The Sherman and Denison independent school districts wrapped up their annual Battle of the Ax canned-food drive competition this week and all collections will soon head to area food banks, just in time for the holidays.
The friendly, two-week competition involved schools throughout both districts, many of which held their own competitions to drive up the number of cans donated. Official numbers weren’t immediately available Friday, but both schools hoped to out-do the previous year’s haul with Sherman shooting for 19,000 and Denison shooting for more than 22,000.
“It’s all to better the community,” Denison High School senior and Student Council Parliamentarian Courtney Gillespie said. “It is a competition and you do want to win, which makes you want to go out there and get more cans, but we’re doing this together.”
Gillespie explained that the student councils from both Denison High School and Sherman High School were responsible for organizing the competition and getting their fellow students to participate. To help with the latter, Gillespie said DHS students took a canned-food superhero to the younger schools. Sherman High senior and Student Council Community Service Chair Benjamin Boswell said his camp also had to get creative.
“Our theme this year is ‘knock out hunger,’” Boswell said. “We’ve been kind of going at it like a little boxing match. We’ve just been really trying to get the word out and have people bring cans to help out the community.”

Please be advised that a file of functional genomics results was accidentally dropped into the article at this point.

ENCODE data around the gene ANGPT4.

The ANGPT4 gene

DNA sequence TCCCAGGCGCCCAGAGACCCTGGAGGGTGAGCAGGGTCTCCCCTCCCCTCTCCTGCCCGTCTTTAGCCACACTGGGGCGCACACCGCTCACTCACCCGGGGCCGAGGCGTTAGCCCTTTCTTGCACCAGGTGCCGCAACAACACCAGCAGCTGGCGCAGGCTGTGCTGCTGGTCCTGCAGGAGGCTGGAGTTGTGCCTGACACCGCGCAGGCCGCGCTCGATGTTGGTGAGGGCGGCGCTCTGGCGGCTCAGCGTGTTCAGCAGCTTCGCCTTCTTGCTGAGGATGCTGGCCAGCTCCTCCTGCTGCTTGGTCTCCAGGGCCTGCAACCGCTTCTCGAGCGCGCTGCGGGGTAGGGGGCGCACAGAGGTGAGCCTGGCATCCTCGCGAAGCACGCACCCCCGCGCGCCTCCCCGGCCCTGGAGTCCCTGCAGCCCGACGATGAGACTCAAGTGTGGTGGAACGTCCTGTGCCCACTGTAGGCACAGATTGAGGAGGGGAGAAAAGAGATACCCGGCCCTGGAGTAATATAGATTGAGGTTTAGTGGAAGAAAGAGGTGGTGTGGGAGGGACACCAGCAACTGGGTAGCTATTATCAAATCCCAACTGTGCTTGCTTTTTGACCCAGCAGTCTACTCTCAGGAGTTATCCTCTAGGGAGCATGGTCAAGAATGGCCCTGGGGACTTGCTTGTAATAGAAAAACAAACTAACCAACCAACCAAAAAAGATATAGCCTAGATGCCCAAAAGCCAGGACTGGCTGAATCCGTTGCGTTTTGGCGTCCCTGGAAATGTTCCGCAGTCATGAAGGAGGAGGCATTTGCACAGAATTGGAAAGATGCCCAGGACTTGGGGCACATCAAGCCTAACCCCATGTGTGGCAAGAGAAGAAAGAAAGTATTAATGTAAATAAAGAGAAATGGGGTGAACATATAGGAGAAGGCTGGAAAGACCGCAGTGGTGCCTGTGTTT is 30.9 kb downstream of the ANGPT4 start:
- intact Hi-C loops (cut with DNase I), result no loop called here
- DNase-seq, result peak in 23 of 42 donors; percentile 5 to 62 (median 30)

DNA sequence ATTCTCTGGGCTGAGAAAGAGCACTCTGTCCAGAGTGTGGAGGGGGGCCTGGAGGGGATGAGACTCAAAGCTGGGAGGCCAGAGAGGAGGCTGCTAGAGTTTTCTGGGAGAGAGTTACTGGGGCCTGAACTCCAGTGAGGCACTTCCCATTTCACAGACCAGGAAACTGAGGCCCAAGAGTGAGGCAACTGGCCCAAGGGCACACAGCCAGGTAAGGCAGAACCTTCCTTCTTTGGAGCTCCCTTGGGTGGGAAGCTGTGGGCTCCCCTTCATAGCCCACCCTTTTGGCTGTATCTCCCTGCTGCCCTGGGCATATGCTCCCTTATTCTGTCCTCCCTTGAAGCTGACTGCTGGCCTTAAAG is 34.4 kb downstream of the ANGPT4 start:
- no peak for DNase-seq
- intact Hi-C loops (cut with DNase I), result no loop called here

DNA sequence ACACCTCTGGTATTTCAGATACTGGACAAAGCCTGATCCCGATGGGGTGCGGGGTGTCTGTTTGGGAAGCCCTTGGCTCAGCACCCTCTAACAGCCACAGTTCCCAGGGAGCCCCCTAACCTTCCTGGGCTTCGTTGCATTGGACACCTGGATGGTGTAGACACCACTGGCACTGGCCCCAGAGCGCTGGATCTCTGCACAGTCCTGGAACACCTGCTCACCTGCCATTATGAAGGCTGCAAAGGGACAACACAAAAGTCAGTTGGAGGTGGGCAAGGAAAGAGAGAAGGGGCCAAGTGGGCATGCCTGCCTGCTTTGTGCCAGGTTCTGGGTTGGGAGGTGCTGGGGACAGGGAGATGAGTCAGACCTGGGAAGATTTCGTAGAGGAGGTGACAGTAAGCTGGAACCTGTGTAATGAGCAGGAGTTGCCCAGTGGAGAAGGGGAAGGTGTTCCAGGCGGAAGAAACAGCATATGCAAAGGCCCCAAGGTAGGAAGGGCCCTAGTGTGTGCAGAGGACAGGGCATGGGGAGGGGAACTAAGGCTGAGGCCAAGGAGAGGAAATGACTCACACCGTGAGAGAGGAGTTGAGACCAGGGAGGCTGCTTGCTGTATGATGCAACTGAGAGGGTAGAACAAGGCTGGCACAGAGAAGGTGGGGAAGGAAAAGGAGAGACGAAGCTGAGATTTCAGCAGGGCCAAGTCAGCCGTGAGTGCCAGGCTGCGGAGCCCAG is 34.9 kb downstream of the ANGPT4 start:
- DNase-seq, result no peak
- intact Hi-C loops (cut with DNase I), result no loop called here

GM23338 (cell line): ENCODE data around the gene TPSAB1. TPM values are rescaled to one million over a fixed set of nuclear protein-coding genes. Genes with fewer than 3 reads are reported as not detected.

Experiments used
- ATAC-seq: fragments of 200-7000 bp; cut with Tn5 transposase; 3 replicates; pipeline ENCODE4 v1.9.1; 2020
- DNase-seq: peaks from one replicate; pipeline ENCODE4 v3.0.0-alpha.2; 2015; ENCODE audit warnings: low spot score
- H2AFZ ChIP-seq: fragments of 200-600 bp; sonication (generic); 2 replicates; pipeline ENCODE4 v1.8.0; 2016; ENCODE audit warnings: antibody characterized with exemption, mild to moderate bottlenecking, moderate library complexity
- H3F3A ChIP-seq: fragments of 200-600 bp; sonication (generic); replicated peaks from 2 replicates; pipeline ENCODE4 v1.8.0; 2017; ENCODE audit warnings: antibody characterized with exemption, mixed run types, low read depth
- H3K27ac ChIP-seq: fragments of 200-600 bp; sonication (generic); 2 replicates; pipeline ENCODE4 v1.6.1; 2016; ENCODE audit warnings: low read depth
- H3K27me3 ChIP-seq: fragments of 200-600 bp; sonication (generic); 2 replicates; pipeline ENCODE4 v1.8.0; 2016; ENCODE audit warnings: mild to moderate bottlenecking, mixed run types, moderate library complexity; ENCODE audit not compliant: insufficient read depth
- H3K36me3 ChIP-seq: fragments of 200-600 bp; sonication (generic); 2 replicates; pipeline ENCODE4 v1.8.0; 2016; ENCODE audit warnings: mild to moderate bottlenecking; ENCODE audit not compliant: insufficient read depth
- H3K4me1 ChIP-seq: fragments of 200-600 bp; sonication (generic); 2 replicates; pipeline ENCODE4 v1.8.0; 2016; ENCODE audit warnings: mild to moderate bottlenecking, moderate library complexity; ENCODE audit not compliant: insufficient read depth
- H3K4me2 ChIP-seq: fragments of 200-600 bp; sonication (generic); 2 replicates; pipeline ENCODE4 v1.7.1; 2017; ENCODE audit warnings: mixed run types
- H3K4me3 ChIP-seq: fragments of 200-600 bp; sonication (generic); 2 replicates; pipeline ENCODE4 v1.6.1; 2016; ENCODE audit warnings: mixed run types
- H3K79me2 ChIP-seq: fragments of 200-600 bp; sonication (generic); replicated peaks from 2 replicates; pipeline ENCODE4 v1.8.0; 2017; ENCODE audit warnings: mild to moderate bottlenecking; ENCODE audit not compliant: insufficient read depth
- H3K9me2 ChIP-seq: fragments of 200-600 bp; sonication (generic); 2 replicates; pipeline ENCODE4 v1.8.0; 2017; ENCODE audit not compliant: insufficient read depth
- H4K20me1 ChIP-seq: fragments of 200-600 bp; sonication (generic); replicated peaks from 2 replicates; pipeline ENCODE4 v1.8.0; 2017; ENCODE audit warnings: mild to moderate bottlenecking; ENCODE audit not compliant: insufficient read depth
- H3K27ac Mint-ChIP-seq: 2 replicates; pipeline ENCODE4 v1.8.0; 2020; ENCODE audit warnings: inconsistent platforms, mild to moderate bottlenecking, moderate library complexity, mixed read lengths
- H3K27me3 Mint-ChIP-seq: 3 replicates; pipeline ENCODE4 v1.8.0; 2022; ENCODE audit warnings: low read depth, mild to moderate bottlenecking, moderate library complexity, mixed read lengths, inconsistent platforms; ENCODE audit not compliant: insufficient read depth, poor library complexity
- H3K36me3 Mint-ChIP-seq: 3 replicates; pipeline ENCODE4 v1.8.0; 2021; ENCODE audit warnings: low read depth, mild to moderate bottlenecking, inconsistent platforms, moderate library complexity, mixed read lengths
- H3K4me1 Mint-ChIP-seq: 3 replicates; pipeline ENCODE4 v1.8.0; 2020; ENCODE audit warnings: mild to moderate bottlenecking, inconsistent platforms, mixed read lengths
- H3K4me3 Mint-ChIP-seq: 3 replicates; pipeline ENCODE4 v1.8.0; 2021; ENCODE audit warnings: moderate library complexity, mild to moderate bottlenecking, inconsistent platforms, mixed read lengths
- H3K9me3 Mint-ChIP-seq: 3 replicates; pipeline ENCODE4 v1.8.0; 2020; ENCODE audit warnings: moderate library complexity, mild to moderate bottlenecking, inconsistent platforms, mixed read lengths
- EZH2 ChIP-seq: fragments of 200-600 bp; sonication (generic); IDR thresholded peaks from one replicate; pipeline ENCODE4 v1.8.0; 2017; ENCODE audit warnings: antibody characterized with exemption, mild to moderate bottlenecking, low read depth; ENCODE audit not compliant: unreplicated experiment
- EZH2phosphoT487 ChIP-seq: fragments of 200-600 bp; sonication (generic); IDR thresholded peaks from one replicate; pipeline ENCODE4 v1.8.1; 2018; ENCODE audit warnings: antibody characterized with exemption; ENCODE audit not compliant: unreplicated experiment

SHS teacher Lorena Douglass, who assisted in the competition, said while the canned food drive wasn’t nearly as long running as the Battle of the Ax football game, the lesson it instilled in students was that the final score of the game isn’t as important as helping the people in the stands.
“It helps the kids learn the joy of giving to and helping others,” Douglass said. “It helps our community to be more stable and healthier.”
Douglass said the cans collected during the competition also go a long way for the receiving food banks, Helping Hands food pantry, North Texas Food Connection and Share Ministries.
DHS teacher and Student Council Advisor Jamie Dugan said there were no losers, only winners in the friendly competition. She added that the best prize of all for students was knowing that they may well help their own classmates.
“The thing I felt was most important to express to our students was that this goes toward feeding kids in our own communities,” Dugan said. “It’s not just about beating Sherman or just about beating Denison, it’s about making sure their fellow students can have food on their table.”